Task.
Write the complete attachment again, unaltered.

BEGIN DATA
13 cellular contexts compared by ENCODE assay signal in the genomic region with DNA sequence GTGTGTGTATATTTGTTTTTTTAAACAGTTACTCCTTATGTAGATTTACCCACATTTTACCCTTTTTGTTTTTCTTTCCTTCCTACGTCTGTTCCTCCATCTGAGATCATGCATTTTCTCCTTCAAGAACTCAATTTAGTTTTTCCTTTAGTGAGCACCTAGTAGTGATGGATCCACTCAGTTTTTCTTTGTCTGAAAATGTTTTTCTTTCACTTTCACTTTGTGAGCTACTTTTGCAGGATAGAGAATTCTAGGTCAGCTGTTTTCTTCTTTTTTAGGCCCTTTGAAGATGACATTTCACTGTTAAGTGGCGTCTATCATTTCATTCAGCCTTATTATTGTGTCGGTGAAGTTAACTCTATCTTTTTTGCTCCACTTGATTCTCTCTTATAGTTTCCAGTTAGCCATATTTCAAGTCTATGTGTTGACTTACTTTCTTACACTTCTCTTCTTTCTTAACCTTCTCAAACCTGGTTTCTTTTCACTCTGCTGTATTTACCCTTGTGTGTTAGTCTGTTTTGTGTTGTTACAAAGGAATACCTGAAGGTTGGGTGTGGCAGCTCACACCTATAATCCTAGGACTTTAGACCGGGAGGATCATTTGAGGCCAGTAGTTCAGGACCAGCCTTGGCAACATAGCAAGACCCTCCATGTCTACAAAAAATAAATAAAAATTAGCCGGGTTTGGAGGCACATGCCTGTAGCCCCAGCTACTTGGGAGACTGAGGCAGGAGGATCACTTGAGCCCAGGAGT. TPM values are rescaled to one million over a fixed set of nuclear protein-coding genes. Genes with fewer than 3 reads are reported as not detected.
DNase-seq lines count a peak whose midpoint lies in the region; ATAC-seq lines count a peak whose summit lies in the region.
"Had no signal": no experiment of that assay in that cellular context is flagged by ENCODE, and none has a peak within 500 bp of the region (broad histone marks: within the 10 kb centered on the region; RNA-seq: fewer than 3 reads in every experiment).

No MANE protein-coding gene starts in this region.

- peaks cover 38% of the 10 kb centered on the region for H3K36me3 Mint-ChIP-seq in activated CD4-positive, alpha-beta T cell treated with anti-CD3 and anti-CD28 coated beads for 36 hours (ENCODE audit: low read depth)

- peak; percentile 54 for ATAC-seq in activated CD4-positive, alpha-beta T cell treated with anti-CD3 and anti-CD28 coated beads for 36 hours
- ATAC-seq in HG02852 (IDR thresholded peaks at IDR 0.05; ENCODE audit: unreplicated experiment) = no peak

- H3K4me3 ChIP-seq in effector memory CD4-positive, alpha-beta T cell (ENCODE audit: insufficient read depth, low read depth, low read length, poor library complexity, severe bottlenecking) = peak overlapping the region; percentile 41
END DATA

13 cellular contexts compared by ENCODE assay signal in the genomic region with DNA sequence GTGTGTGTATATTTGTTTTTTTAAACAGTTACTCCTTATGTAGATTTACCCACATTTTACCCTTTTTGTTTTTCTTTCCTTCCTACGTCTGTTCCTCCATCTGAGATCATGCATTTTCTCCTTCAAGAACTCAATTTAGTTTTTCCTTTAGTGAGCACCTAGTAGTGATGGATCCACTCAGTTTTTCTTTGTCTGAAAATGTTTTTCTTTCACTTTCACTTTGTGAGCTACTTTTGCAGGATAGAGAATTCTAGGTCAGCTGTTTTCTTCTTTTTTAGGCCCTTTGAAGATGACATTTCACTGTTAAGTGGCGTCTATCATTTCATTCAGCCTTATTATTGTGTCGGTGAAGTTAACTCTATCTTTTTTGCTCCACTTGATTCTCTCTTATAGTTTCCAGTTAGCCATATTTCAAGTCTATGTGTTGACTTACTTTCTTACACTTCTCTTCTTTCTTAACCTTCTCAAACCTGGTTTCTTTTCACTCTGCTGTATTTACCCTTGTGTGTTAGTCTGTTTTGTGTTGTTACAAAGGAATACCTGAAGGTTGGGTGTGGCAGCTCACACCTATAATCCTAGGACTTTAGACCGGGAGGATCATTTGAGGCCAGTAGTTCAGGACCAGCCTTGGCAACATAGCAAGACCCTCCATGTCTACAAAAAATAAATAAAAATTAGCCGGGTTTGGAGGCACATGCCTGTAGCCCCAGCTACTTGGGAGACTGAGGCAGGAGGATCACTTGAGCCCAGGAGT. TPM values are rescaled to one million over a fixed set of nuclear protein-coding genes. Genes with fewer than 3 reads are reported as not detected.
DNase-seq lines count a peak whose midpoint lies in the region; ATAC-seq lines count a peak whose summit lies in the region.
"Had no signal": no experiment of that assay in that cellular context is flagged by ENCODE, and none has a peak within 500 bp of the region (broad histone marks: within the 10 kb centered on the region; RNA-seq: fewer than 3 reads in every experiment).

No MANE protein-coding gene starts in this region.

- peaks cover 38% of the 10 kb centered on the region for H3K36me3 Mint-ChIP-seq in activated CD4-positive, alpha-beta T cell treated with anti-CD3 and anti-CD28 coated beads for 36 hours (ENCODE audit: low read depth)

- peak; percentile 54 for ATAC-seq in activated CD4-positive, alpha-beta T cell treated with anti-CD3 and anti-CD28 coated beads for 36 hours
- ATAC-seq in HG02852 (IDR thresholded peaks at IDR 0.05; ENCODE audit: unreplicated experiment) = no peak

- H3K4me3 ChIP-seq in effector memory CD4-positive, alpha-beta T cell (ENCODE audit: insufficient read depth, low read depth, low read length, poor library complexity, severe bottlenecking) = peak overlapping the region; percentile 41